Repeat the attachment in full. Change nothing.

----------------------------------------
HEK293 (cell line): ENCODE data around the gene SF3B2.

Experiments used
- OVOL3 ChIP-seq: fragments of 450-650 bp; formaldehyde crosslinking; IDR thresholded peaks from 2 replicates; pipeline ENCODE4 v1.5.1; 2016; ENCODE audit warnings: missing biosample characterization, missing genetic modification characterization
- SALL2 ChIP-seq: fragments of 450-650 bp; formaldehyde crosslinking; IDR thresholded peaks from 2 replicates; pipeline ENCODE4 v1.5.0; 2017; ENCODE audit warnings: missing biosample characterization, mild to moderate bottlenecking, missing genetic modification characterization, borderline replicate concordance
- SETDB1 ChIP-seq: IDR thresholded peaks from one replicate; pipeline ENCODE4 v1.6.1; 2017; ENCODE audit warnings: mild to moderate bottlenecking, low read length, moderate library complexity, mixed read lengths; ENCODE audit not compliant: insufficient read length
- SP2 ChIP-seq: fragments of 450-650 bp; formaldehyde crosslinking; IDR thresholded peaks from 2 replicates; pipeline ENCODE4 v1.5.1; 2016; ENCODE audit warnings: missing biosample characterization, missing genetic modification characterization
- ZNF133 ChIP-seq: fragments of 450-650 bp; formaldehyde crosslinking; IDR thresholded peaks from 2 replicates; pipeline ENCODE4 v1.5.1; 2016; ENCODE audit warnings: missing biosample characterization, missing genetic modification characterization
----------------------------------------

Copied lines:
HEK293 (cell line): ENCODE data around the gene SF3B2.

Experiments used
- OVOL3 ChIP-seq: fragments of 450-650 bp; formaldehyde crosslinking; IDR thresholded peaks from 2 replicates; pipeline ENCODE4 v1.5.1; 2016; ENCODE audit warnings: missing biosample characterization, missing genetic modification characterization
- SALL2 ChIP-seq: fragments of 450-650 bp; formaldehyde crosslinking; IDR thresholded peaks from 2 replicates; pipeline ENCODE4 v1.5.0; 2017; ENCODE audit warnings: missing biosample characterization, mild to moderate bottlenecking, missing genetic modification characterization, borderline replicate concordance
- SETDB1 ChIP-seq: IDR thresholded peaks from one replicate; pipeline ENCODE4 v1.6.1; 2017; ENCODE audit warnings: mild to moderate bottlenecking, low read length, moderate library complexity, mixed read lengths; ENCODE audit not compliant: insufficient read length
- SP2 ChIP-seq: fragments of 450-650 bp; formaldehyde crosslinking; IDR thresholded peaks from 2 replicates; pipeline ENCODE4 v1.5.1; 2016; ENCODE audit warnings: missing biosample characterization, missing genetic modification characterization
- ZNF133 ChIP-seq: fragments of 450-650 bp; formaldehyde crosslinking; IDR thresholded peaks from 2 replicates; pipeline ENCODE4 v1.5.1; 2016; ENCODE audit warnings: missing biosample characterization, missing genetic modification characterization